High Tech Glasses

High Tech Glasses

When high tech glasses first came to market, many people were excited. Unfortunately, Google Glass never caught on with the general public because of its impracticality and privacy concerns.

These Echo Frames put Amazon’s voice assistant on your face, letting you control your smart home, get notifications and play music without anyone else hearing it. The frames are also IPX4-rated for fending off sweat and splashes.

Self-Focusing Lenses

Few people associate eyewear with cutting-edge innovations, but scientists are constantly working to make glasses smarter. One team has developed a prototype pair that automatically adjusts their optical power based on what the wearer is looking at.

The glasses from Israeli startup Deep Optics contain liquid-crystal lenses that can continuously refocus. When you look at something close up, they can inject more fluid to make objects clear (for myopia) or remove it to correct blurry vision (for hyperopia). A dial on the side of the frames lets you select the desired prescription. You can also use an app to calibrate them before wearing them and update your prescription as needed.

Infrared sensors on the bridge of the glasses measure the distance to an object, then tell a built-in processor how to change the lenses’ optical power. A series of transparent pistons inside the lenses shift their curvature, making them more convex for nearsighted users or more concave for farsighted ones. This happens in 14 milliseconds, according to a study published in the journal Science Advances.

The team has a bulky prototype, but its cofounder and CEO Yariv Haddad believes it could be a useful aid for people with presbyopia—the common inability to focus on nearby objects that occurs as you age. Currently, those with presbyopia typically need high tech glasses bifocals or reading glasses to see clearly both near and far.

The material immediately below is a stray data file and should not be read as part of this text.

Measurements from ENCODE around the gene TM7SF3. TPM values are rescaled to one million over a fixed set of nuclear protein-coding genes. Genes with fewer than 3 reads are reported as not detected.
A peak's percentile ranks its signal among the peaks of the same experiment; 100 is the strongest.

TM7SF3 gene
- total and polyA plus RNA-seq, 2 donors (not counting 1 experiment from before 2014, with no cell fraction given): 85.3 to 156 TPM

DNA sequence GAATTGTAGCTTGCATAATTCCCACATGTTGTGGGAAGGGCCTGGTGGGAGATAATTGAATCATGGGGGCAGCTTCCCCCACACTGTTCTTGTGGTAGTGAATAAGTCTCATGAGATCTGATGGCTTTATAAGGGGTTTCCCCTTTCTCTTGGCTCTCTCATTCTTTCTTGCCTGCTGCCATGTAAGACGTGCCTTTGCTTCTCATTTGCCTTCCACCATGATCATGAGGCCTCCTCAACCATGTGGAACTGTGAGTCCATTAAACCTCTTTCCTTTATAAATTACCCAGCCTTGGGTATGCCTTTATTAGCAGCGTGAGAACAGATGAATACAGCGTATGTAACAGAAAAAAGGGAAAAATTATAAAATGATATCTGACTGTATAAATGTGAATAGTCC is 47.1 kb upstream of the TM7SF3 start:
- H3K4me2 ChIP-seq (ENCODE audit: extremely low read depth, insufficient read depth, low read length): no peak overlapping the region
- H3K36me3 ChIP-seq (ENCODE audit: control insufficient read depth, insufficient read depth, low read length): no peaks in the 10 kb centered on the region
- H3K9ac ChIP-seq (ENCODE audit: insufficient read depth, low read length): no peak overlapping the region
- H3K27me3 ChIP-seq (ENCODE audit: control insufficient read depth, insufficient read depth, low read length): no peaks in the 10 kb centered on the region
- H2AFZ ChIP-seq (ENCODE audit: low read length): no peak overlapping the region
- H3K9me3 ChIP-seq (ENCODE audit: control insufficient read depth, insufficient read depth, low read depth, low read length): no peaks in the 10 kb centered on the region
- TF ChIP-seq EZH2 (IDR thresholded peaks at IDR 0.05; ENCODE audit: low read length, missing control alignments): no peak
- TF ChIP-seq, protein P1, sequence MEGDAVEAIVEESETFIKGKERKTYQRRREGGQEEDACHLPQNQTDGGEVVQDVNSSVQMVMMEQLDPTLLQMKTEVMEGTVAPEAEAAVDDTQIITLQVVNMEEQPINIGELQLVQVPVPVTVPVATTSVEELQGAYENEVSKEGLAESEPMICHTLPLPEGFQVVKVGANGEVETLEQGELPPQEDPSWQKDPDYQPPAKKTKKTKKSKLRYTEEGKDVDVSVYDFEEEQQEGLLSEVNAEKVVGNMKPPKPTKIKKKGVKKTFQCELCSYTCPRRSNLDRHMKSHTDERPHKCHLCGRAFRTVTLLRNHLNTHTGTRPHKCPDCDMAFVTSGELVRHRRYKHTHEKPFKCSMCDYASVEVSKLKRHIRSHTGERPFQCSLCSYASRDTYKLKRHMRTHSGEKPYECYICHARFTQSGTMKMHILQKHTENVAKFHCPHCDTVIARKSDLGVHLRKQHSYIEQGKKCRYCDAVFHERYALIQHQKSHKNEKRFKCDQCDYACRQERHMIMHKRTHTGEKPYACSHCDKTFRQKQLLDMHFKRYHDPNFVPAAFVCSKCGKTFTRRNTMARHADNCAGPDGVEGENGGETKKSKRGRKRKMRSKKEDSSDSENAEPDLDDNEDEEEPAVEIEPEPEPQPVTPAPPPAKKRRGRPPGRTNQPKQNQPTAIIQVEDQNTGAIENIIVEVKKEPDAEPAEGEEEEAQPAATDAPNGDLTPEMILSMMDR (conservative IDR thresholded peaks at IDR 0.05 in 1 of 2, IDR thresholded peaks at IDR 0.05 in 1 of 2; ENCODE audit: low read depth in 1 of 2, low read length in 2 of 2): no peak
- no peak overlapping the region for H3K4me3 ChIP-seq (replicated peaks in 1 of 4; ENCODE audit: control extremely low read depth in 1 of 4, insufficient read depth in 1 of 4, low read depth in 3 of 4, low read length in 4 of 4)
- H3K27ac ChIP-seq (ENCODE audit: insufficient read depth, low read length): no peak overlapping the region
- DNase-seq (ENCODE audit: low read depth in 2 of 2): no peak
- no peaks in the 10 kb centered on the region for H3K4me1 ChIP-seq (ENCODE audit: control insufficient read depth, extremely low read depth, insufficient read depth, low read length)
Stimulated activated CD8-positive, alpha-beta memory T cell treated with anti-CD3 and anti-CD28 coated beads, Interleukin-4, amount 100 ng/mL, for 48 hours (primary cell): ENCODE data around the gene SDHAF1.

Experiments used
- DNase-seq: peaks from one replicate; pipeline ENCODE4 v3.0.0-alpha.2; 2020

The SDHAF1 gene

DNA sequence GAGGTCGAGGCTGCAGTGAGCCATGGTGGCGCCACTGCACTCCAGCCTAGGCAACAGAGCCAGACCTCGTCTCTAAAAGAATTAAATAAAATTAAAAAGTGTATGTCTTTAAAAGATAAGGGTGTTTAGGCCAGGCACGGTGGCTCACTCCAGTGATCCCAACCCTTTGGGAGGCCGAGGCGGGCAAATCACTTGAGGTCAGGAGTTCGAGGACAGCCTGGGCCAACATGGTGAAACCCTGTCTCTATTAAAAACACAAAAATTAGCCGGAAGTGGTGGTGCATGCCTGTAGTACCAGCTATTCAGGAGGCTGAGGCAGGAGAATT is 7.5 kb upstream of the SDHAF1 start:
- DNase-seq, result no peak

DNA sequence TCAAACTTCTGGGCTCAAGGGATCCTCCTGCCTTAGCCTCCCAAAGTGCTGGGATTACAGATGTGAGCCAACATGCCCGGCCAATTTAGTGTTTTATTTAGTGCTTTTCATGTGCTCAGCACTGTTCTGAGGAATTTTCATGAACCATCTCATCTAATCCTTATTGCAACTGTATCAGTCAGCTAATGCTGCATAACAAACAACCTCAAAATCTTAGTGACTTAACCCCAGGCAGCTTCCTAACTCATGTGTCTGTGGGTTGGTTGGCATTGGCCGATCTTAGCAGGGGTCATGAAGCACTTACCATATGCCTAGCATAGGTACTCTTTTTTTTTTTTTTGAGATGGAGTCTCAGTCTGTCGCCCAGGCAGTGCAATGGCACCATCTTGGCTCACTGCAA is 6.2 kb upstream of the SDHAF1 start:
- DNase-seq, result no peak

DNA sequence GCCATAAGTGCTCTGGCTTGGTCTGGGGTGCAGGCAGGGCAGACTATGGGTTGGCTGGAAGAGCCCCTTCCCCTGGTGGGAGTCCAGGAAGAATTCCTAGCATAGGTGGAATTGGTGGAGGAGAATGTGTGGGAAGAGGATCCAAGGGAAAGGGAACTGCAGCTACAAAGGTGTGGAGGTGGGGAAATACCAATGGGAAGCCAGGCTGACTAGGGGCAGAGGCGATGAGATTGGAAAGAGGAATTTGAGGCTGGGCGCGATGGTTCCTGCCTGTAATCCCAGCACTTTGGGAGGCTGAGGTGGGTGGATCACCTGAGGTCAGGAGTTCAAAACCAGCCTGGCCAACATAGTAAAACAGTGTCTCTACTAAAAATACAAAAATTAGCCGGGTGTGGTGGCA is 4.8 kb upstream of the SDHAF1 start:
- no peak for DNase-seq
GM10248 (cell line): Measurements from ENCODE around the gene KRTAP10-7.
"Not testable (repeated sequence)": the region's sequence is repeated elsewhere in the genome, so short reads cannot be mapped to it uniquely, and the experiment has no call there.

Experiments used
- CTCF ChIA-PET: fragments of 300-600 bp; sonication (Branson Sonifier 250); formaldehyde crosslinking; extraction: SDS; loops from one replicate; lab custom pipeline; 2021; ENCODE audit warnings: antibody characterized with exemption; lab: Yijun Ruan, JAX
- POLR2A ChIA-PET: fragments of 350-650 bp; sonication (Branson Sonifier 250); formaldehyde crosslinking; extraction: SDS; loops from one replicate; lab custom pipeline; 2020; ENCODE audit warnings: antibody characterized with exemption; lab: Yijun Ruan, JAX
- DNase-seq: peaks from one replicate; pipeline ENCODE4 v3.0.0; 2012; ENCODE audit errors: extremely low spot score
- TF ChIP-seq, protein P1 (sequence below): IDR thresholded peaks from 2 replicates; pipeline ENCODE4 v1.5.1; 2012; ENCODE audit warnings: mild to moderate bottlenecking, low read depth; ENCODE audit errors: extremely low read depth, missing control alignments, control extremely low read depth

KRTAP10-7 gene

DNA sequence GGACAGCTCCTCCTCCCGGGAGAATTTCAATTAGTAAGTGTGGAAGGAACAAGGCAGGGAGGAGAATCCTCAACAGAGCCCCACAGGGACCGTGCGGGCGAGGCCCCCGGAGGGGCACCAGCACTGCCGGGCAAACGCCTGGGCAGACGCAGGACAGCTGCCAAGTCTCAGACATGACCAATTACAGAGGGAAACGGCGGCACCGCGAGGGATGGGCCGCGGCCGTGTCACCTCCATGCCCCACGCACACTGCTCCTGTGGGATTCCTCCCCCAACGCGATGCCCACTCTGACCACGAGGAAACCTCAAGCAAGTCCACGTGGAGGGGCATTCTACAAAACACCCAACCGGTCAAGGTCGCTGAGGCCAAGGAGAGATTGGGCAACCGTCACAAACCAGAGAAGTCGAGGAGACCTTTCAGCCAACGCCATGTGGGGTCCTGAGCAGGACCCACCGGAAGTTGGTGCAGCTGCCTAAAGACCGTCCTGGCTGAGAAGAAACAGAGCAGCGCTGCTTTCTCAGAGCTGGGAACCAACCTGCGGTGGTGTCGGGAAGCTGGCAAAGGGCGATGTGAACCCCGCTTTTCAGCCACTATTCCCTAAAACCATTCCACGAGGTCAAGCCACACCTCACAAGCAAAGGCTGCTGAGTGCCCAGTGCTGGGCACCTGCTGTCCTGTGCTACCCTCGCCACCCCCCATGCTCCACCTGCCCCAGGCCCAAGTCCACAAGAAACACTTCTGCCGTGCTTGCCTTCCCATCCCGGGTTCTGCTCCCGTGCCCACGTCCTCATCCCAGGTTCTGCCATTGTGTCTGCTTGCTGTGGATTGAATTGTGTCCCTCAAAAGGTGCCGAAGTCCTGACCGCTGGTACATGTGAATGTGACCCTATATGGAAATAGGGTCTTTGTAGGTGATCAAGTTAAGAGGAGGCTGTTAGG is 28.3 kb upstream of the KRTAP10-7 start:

Ballistic Eyewear

For anyone in the military, on a law enforcement or rescue squad, or in any other high-risk job, protective eyewear is an essential piece of equipment. This can help guard against physical hazards like dirt and sand; chemical sprays; bloodborne pathogens; or even intense heat, light and glare.

Ballistic lenses offer an additional layer of protection. These lenses are designed to resist high-velocity impact from small projectiles like shrapnel. Ballistic eyewear can be combined with all the other features found on regular safety glasses and goggles, such as fog-proof technology and anti-slip frames, making them an ideal choice for people who work in hazardous conditions.

While ANSI Z87.1-2020 is the stamp of approval for protective eyewear built for civilians, military standards are much higher. To earn an APEL (Authorized Protective Eyewear List) certification, military-grade glasses and goggles must pass two primary Military Ballistic Standards, MIL-PRF-31013 for spectacles and MIL-DTL-43511D for goggles. Eyewear that passes these tests and additional criteria may be listed as APEL-approved, meaning it can be worn by individuals serving in the US military.